For years now, stealing from the Multnomah County Library has been an easy feat. You just have to pick up a book and walk out with it.
The Central Library -- which holds half of the library's collection -- has had no security system since the building was renovated 13 years ago. None of the 16 branches has working security systems either, leading to hundreds of thousands of dollars in lost materials each year -- nearly $300,000 in the last six months alone.
But book thieves beware: The days of easy pickings are almost over.
For the past month, workers at the Central Library have been busy in the back rooms sticking little flat tags in books and CDs that officials hope will reduce the number of missing items by 40 percent or more.
Library pages Deanne Gabriel (right) and Wendy Dudelheim attach security tags to books at the Central Library in the Multnomah County system's new attempt to cut down on thefts.
Multnomah County commissioners approved about $1.3 million last year from the general fund and another $1.6 million this year from a planned bond to pay for installation of the Radio Frequency Identification (RFID) system at all the branches by the end of 2010.
"We're going from security that is pretty much people watching to an automatic system that works," said Deanna Cecotti, Central Library collections administrator.
The move comes four years after a police officer discovered hundreds of stolen library CDs and DVDs at a patron's home and the public learned that staff annoyed by repeated false alarms had turned off the few security gates that existed in library branches. The discovery led to a study of library security released two years later that showed massive annual losses.
Doug Beghtel/The Oregonian The Multnomah County Library is installing a new $2.9 million system to reduce theft and make materials handling easier in the Central Library and 16 branches. The small, flat RFID tags allow several books to be cataloged at once and will set off an alarm at new security gates if someone tries to remove an item that hasn't been checked out.
The library made security changes after that, said Cindy Gibbon, access service manager for the library, such as moving DVDs -- the items of choice for thieves -- and some other media behind counters and experimenting with locking shelves. But Gibbon said it took time to come up with the money to pay for a security program that would work systemwide and with all library materials.
RFIDs are small devices about the size of a nametag sticker that adhere to books, CDs and the other materials. They've been gaining popularity among libraries nationwide for the last five years and have been used in libraries in Europe even longer.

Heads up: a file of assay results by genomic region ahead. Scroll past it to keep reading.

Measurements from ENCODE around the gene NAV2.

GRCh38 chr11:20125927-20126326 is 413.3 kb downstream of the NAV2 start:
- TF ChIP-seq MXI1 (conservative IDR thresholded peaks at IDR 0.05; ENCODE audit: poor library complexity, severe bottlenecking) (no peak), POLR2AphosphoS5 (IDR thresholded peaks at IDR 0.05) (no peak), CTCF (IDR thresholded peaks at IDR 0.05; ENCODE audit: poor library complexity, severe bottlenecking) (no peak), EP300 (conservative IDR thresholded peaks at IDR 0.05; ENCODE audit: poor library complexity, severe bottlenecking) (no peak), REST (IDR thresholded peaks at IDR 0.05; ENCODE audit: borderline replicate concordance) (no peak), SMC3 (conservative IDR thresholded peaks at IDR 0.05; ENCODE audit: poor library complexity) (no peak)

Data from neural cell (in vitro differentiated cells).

The tags store and retrieve data and contain antennas that enable them to respond to radio-frequency queries. They can't be removed from items without damaging them and will trigger an alarm at the door if the item isn't checked out.
RFIDs are favored because they're much more accurate than the magnetic strip systems often used by libraries.
In a year, items lost from the Multnomah County Library account for about 10 percent of the system's annual materials budget. The tag project, which will cost about $155,000 a year to maintain and mark new materials, could save $238,000 a year in lost materials, according to library estimates.
But just as important, library officials said, is that RFIDs are more efficient for both library workers and users and will save both time and money in handling books and other material.
"We wanted to make sure that whatever we did for security would make handling easier, not harder," said Gibbon.
The library is one of the busiest in the nation, but also has among the smallest in square footage for the number of books it circulates.
That means employees spend huge amounts of time logging books that must be transferred to, or that come in from, different branches throughout the county.
With the current system, workers must pick up each item that comes in and scan it in. Check-out workers must touch each item twice -- once to scan it into the system, the other to demagnetize the metal strip.
The new system allows workers to scan an entire shelf at once with a hand wand. Or, they can set a stack of books on a flat scanner and the scanner will catalog the entire stack. The tags will also allow the library to put DVDs back on the shelves where patrons can get them themselves.
Checking items in and out can be 60 percent faster with RFID tags, Gibbon said. That could save another $425,000 annually in streamlined materials handling.
The library is also adding new self-checkout kiosks that will work the same for library patrons.
"It speeds the checkout for patrons and for us," said Lucien Kress, project manager for the new system. "We handle so many items in this system and it take so much time that it can take 24 hours to get a book back on the shelf. With this system, things will go much quicker."
So far, the Central Library has tagged about 250,000 of its 800,000 items with a completion goal of early January. The new Kenton library will open by February with the new system and other branches coming online after.
"This should make it harder for someone whose intention is to steal materials," Cecotti said. "And it makes us better stewards." -- Nikole Hannah-Jones